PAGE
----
2017 has been a good year for some CEOs - but a pretty painful one for others.
The Bureau of Labor Statistics reported that in 2016 the median salary for employees in America was $44,148 annually. This is the same as receiving $849 per week for 52 weeks of 40 hours work. It represents the amount of $21.23 per hour. Average wages increased 1.8% in 2016 compared to 2015.
That said, the inflation rate for 2016 affecting consumer goods showed an increase in prices of 2.1%. This means the actual buying power of wages earned in 2016 went down slightly because the average “raise” did not even match the cost of increasing prices.
Meanwhile, America’s privileged class of CEOs enjoyed an average raise of 8.5% for 2016 on salaries that are already at outrageous levels. The AFL-CIO says that for 2016 the average CEO-to-worker pay ratio was 347 to 1. Forbes reports that the CEOs of the 500 largest companies in America enjoyed a whopping average pay raise of 16%. That is just the overall average; some of the individual raises of these CEOs are even more shocking, including some increases of up to 400%.
Why do corporations pay CEOs such enormous amounts? Because they feel if they do not pay the big bucks to grab a highly-valued CEO, their competitors will. Some CEOs get raises even while the company under their guidance decreases in profitability and value.
Business Insider reported on May 25, 2017, the following salaries, with increases and decreases calculated for 2016, of the highest paid CEOs in America:
10 Steve Wynn - Wynn Resorts
$28.2 million salary paid, which included a 36% raise.
9 Leonard Schleifer - Regeneron Pharmaceuticals
$28.3 million salary paid, which included a 40% pay cut.
8 Ginni Rometty - IBM
$32.3 million salary paid, which included a 63% raise.
7 Jeff Bewkes - Time Warner Inc.
$32.6 million salary paid, which included a 3% raise.
6 Brian Roberts - Comcast Corp.
$33 million salary paid, which included a 9% pay cut.
5 Bobby Kotick - Activision Blizzard Inc.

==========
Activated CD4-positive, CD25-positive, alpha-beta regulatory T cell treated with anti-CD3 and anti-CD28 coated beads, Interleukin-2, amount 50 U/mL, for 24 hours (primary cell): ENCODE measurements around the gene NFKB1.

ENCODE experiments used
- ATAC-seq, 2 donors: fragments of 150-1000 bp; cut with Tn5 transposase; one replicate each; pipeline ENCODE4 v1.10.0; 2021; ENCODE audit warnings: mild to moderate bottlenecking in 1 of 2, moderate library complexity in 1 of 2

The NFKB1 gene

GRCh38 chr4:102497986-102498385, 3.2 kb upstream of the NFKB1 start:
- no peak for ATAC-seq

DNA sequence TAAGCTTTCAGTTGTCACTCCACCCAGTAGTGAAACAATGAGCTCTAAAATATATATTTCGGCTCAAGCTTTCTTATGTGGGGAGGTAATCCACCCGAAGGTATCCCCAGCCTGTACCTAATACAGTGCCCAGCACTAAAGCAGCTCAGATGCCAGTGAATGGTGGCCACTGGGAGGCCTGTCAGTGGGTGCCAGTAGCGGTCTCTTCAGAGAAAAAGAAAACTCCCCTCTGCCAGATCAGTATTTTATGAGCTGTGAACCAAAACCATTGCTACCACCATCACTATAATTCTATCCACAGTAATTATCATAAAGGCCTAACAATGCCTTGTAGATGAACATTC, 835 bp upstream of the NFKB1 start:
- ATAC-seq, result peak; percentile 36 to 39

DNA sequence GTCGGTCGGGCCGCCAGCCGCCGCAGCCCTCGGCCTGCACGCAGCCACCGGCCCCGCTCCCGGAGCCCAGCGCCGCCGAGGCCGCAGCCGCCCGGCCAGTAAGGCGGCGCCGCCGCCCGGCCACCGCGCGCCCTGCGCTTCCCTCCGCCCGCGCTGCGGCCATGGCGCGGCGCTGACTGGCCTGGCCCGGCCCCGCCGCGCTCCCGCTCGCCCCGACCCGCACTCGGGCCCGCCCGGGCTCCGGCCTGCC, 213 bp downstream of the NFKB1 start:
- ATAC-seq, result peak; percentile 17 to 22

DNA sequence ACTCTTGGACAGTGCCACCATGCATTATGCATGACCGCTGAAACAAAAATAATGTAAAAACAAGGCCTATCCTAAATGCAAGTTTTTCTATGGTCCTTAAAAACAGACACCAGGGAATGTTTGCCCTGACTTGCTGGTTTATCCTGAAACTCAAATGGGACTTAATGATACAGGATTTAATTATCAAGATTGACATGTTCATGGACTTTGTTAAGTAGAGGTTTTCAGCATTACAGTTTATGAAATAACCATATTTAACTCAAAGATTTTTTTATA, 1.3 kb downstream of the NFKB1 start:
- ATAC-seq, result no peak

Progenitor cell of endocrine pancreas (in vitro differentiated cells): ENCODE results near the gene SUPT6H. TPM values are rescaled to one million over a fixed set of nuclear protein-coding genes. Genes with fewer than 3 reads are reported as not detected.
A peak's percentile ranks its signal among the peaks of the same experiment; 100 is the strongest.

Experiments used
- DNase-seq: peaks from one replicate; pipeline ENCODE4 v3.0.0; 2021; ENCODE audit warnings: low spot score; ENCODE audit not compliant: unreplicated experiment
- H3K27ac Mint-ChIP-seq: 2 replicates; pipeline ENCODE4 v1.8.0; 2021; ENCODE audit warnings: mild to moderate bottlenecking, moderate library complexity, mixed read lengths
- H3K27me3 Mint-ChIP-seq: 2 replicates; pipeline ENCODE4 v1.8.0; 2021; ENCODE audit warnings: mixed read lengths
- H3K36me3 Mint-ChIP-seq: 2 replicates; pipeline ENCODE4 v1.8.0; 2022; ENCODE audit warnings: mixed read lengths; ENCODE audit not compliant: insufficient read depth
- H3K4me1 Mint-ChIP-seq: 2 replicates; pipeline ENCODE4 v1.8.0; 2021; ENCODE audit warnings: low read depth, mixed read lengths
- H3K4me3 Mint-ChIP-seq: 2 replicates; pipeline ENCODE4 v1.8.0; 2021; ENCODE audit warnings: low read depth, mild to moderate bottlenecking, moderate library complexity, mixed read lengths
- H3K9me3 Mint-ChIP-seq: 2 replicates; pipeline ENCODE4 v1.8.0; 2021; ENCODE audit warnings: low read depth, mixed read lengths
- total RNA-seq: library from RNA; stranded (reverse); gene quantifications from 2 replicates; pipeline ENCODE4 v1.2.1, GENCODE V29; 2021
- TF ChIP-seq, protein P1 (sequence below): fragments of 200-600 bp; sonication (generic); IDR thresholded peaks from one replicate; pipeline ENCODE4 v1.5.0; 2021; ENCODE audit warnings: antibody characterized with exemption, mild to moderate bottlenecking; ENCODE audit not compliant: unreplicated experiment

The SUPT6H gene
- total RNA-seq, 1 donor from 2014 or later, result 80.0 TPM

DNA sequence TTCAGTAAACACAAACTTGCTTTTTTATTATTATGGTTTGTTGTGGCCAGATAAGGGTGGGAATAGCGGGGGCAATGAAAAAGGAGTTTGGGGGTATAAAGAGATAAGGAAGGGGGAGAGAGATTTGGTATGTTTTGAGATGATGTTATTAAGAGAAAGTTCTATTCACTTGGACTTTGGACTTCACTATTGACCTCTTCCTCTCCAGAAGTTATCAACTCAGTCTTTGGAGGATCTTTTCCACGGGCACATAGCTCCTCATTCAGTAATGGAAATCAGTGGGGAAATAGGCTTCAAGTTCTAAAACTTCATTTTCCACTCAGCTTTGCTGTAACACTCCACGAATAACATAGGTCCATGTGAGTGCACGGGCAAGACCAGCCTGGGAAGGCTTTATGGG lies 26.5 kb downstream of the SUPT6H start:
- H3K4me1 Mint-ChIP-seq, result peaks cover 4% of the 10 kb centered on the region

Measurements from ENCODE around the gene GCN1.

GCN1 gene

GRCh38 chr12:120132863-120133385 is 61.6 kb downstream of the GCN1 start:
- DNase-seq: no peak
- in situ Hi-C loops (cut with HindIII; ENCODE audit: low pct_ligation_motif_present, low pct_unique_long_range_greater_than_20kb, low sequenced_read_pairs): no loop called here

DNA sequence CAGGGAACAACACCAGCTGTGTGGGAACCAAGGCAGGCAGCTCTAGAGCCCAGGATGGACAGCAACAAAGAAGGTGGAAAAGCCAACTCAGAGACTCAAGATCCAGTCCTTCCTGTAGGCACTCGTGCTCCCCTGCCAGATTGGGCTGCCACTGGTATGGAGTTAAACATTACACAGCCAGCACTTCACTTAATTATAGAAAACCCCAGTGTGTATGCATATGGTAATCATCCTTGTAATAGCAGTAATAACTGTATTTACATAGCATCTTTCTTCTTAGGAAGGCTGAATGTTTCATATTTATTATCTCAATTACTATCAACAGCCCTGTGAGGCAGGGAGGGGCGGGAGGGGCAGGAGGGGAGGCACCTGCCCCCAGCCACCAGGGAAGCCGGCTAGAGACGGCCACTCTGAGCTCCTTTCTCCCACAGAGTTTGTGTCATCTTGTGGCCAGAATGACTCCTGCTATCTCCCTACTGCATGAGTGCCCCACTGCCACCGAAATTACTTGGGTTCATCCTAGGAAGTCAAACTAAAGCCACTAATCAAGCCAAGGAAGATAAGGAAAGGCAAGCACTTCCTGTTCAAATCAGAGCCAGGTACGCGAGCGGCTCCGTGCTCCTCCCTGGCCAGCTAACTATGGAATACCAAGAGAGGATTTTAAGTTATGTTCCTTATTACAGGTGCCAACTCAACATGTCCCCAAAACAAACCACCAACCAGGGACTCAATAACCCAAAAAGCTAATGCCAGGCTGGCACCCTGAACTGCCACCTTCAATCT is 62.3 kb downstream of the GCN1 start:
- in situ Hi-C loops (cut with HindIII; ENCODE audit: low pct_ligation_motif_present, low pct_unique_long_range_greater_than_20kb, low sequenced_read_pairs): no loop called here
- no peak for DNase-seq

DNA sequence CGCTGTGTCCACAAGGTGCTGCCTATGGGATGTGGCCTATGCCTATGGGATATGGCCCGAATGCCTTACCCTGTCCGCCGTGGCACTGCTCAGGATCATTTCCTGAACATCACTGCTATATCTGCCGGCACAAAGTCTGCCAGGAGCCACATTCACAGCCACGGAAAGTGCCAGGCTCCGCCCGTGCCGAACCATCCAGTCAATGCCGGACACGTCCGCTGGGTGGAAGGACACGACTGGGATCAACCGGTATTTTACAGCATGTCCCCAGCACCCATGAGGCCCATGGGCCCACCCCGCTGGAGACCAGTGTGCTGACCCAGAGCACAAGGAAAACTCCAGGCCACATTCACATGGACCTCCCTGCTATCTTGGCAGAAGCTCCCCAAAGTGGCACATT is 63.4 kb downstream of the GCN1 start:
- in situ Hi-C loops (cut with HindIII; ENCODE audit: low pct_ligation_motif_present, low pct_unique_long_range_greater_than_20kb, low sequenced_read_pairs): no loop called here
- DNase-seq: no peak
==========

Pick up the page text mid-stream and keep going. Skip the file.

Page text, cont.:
$33.1 million salary paid, which included a 358% raise.
4 David Zaslav - Discovery Communications
$37.2 million salary, which included a 15% raise.
3 Bob Iger - Walt Disney Co.
$41 million salary paid, which included a 6% pay cut.
2 Les Moonves - CBS Corp.
$68.6 million salary paid, which included a 22% raise.
1 Tom Rutledge - Charter Communications
$98 million salary paid, which included a 499% raise.
WINNERS AND LOSERS
Business Insider also reported on the biggest winners and losers, in terms of the CEO’s percentage pay raise or pay cut, for 2016.
The biggest winners of pay raises for 2016 were:
1) Hock Tan - Broadcom
For 2016, Tan received a salary increase of 513%. He received $24.7 million in salary and bonuses for 2016.
2) Thomas Rutledge - Charter Communications
For 2016, Rutledge received a pay raise of 499%. He received $98 million in salary and bonuses for 2016.
3) Bobby Kotick - Activision Blizzard
For 2016, Kotick received a salary increase of 358%. He received $33.1 million in salary and bonuses for 2016.
The biggest losers who received pay cuts for 2016 were:
1) Dara Khosrowshahi - Expedia
For 2016, Khosrowshahi experienced a salary decrease of 97%, receiving $2.5 million in salary and bonuses. Don't feel too sorry for Dara; his pay for 2015 was $3.8 million in cash payments and $90.8 million worth of stocks and options. Expedia suffered unexpected poor performance under Dara’s management during 2016.
2) Brenton Saunders - Allergan
For 2016, Saunders experienced a salary decrease of 81%. He received $4.1 million in salary for 2016, compared to the $21.6 million he took home for 2015. The company failed to consummate a planned merger with Pfizer, which was blocked by the U.S. Treasury Department. This severely negatively impacted his bonus payment for M&A success.
3) Sandeep Mathrani - GGP
For 2016, Mathrani experienced a salary decrease of 68%. He received $12.7 million in salary for 2016, compared to the $39 million he took home for 2015. The extra pay he received for 2015 included a $20 million amount for restricted stock he received as a signing bonus, so his real salary decrease is actually only $6.3 million or about 33%. The GGP Company, which operates shopping malls, has shown decreased performance under Sandeep’s management.
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